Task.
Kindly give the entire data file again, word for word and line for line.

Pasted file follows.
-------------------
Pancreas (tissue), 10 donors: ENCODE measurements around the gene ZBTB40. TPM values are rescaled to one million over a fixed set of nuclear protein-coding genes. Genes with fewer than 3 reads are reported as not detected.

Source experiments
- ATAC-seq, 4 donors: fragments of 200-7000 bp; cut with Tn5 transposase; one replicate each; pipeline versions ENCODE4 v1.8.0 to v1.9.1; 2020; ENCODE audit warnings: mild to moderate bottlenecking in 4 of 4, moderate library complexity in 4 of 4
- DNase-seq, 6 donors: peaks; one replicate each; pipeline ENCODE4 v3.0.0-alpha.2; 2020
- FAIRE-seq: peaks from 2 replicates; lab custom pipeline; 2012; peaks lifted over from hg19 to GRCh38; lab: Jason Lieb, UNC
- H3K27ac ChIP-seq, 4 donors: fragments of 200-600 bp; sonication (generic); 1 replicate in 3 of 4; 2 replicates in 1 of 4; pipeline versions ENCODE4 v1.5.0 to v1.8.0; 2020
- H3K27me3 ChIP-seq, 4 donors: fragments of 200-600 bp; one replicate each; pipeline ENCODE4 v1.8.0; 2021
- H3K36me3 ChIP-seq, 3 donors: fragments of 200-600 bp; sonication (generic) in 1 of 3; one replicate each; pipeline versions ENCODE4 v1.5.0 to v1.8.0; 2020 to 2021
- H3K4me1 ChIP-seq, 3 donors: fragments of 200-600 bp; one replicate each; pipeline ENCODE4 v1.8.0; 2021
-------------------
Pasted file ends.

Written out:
Pancreas (tissue), 10 donors: ENCODE measurements around the gene ZBTB40. TPM values are rescaled to one million over a fixed set of nuclear protein-coding genes. Genes with fewer than 3 reads are reported as not detected.

Source experiments
- ATAC-seq, 4 donors: fragments of 200-7000 bp; cut with Tn5 transposase; one replicate each; pipeline versions ENCODE4 v1.8.0 to v1.9.1; 2020; ENCODE audit warnings: mild to moderate bottlenecking in 4 of 4, moderate library complexity in 4 of 4
- DNase-seq, 6 donors: peaks; one replicate each; pipeline ENCODE4 v3.0.0-alpha.2; 2020
- FAIRE-seq: peaks from 2 replicates; lab custom pipeline; 2012; peaks lifted over from hg19 to GRCh38; lab: Jason Lieb, UNC
- H3K27ac ChIP-seq, 4 donors: fragments of 200-600 bp; sonication (generic); 1 replicate in 3 of 4; 2 replicates in 1 of 4; pipeline versions ENCODE4 v1.5.0 to v1.8.0; 2020
- H3K27me3 ChIP-seq, 4 donors: fragments of 200-600 bp; one replicate each; pipeline ENCODE4 v1.8.0; 2021
- H3K36me3 ChIP-seq, 3 donors: fragments of 200-600 bp; sonication (generic) in 1 of 3; one replicate each; pipeline versions ENCODE4 v1.5.0 to v1.8.0; 2020 to 2021
- H3K4me1 ChIP-seq, 3 donors: fragments of 200-600 bp; one replicate each; pipeline ENCODE4 v1.8.0; 2021